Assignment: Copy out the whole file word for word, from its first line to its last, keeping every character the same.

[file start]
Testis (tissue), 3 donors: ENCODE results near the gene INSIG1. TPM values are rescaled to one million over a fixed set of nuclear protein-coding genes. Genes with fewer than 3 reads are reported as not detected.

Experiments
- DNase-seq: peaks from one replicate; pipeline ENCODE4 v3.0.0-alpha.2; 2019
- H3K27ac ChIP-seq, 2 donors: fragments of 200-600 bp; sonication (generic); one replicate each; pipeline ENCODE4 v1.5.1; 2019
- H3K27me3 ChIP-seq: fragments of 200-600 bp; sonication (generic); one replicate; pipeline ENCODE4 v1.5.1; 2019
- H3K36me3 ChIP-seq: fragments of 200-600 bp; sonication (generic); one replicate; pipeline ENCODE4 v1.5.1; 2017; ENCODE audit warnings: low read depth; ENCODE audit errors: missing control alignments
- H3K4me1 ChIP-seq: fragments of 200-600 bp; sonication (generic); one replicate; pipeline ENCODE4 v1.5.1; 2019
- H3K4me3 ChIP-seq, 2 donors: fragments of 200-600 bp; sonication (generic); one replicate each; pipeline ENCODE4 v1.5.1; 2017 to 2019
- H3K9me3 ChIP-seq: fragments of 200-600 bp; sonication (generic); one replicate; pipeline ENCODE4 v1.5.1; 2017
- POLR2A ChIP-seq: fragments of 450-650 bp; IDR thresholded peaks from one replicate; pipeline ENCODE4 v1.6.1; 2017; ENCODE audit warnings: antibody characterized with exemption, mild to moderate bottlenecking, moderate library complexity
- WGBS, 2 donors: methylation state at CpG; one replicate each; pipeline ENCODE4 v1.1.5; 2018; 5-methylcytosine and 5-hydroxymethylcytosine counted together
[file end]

Testis (tissue), 3 donors: ENCODE results near the gene INSIG1. TPM values are rescaled to one million over a fixed set of nuclear protein-coding genes. Genes with fewer than 3 reads are reported as not detected.

Experiments
- DNase-seq: peaks from one replicate; pipeline ENCODE4 v3.0.0-alpha.2; 2019
- H3K27ac ChIP-seq, 2 donors: fragments of 200-600 bp; sonication (generic); one replicate each; pipeline ENCODE4 v1.5.1; 2019
- H3K27me3 ChIP-seq: fragments of 200-600 bp; sonication (generic); one replicate; pipeline ENCODE4 v1.5.1; 2019
- H3K36me3 ChIP-seq: fragments of 200-600 bp; sonication (generic); one replicate; pipeline ENCODE4 v1.5.1; 2017; ENCODE audit warnings: low read depth; ENCODE audit errors: missing control alignments
- H3K4me1 ChIP-seq: fragments of 200-600 bp; sonication (generic); one replicate; pipeline ENCODE4 v1.5.1; 2019
- H3K4me3 ChIP-seq, 2 donors: fragments of 200-600 bp; sonication (generic); one replicate each; pipeline ENCODE4 v1.5.1; 2017 to 2019
- H3K9me3 ChIP-seq: fragments of 200-600 bp; sonication (generic); one replicate; pipeline ENCODE4 v1.5.1; 2017
- POLR2A ChIP-seq: fragments of 450-650 bp; IDR thresholded peaks from one replicate; pipeline ENCODE4 v1.6.1; 2017; ENCODE audit warnings: antibody characterized with exemption, mild to moderate bottlenecking, moderate library complexity
- WGBS, 2 donors: methylation state at CpG; one replicate each; pipeline ENCODE4 v1.1.5; 2018; 5-methylcytosine and 5-hydroxymethylcytosine counted together